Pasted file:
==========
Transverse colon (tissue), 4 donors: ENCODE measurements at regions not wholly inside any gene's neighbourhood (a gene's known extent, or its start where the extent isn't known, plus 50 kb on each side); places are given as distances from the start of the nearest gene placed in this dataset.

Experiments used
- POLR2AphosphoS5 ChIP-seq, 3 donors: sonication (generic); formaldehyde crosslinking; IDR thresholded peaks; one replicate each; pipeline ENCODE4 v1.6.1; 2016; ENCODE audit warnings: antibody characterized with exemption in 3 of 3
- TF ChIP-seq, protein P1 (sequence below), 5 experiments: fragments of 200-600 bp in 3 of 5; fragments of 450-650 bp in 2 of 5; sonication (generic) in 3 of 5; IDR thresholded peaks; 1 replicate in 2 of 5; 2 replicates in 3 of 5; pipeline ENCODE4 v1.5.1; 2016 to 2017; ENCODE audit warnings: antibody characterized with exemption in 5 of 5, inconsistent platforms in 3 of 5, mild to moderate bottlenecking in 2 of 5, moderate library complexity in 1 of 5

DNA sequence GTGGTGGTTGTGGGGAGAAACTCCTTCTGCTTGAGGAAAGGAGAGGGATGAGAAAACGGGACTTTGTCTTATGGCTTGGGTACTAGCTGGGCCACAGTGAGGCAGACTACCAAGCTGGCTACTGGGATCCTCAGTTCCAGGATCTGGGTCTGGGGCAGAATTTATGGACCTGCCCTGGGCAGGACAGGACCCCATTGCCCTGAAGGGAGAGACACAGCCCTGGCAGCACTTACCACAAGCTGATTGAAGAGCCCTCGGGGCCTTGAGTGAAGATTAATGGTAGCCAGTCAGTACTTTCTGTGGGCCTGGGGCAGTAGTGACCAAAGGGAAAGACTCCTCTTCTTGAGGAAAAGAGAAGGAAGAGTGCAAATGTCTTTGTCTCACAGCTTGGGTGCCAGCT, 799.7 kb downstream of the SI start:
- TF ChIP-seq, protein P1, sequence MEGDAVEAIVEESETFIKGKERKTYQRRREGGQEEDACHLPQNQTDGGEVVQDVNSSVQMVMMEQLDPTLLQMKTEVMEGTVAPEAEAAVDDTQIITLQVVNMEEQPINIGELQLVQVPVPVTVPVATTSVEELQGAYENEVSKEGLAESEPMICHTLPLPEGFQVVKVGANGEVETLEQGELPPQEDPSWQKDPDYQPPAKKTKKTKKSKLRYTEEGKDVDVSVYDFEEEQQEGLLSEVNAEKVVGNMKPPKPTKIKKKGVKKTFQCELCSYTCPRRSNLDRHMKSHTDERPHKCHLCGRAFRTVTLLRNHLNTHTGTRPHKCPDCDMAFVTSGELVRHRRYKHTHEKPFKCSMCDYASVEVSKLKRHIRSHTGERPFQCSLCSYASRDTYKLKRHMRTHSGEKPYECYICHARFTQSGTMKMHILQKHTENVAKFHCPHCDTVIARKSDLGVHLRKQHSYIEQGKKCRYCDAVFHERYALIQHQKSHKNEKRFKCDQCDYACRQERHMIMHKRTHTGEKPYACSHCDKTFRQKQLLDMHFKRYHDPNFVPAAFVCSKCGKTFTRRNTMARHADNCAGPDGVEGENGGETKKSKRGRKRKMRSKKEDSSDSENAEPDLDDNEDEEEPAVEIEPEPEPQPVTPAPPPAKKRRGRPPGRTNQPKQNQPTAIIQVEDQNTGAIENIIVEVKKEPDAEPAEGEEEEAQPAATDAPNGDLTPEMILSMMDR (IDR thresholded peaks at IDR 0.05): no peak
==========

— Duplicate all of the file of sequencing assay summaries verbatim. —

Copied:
Transverse colon (tissue), 4 donors: ENCODE measurements at regions not wholly inside any gene's neighbourhood (a gene's known extent, or its start where the extent isn't known, plus 50 kb on each side); places are given as distances from the start of the nearest gene placed in this dataset.

Experiments used
- POLR2AphosphoS5 ChIP-seq, 3 donors: sonication (generic); formaldehyde crosslinking; IDR thresholded peaks; one replicate each; pipeline ENCODE4 v1.6.1; 2016; ENCODE audit warnings: antibody characterized with exemption in 3 of 3
- TF ChIP-seq, protein P1 (sequence below), 5 experiments: fragments of 200-600 bp in 3 of 5; fragments of 450-650 bp in 2 of 5; sonication (generic) in 3 of 5; IDR thresholded peaks; 1 replicate in 2 of 5; 2 replicates in 3 of 5; pipeline ENCODE4 v1.5.1; 2016 to 2017; ENCODE audit warnings: antibody characterized with exemption in 5 of 5, inconsistent platforms in 3 of 5, mild to moderate bottlenecking in 2 of 5, moderate library complexity in 1 of 5

DNA sequence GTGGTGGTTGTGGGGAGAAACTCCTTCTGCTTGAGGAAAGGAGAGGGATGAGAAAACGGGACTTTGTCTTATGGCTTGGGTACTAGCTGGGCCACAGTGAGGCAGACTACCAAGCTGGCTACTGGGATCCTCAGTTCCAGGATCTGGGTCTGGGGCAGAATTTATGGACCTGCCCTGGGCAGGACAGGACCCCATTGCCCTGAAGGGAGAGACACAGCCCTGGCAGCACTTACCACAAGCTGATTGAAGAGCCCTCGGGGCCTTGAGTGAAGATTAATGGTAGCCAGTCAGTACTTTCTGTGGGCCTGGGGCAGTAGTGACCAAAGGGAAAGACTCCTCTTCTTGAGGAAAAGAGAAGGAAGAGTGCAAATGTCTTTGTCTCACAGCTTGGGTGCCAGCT, 799.7 kb downstream of the SI start:
- TF ChIP-seq, protein P1, sequence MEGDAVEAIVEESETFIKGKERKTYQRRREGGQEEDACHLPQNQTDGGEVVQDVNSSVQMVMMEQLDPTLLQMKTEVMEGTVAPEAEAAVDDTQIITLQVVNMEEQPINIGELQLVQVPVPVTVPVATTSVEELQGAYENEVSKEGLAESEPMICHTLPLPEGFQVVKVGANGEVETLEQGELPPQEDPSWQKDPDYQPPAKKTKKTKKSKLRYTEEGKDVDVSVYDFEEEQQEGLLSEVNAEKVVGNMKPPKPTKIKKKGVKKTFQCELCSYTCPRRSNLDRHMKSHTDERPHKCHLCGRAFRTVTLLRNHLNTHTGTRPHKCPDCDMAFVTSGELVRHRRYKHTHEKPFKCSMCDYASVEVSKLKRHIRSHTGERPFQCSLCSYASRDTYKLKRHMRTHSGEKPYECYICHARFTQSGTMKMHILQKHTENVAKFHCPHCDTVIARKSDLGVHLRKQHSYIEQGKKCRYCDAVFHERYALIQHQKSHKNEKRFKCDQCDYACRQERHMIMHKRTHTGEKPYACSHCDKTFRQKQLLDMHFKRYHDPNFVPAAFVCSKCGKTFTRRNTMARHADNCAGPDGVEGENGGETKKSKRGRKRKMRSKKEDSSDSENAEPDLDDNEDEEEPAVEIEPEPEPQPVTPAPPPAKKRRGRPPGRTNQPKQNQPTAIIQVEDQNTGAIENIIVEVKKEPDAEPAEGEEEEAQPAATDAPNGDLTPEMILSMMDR (IDR thresholded peaks at IDR 0.05): no peak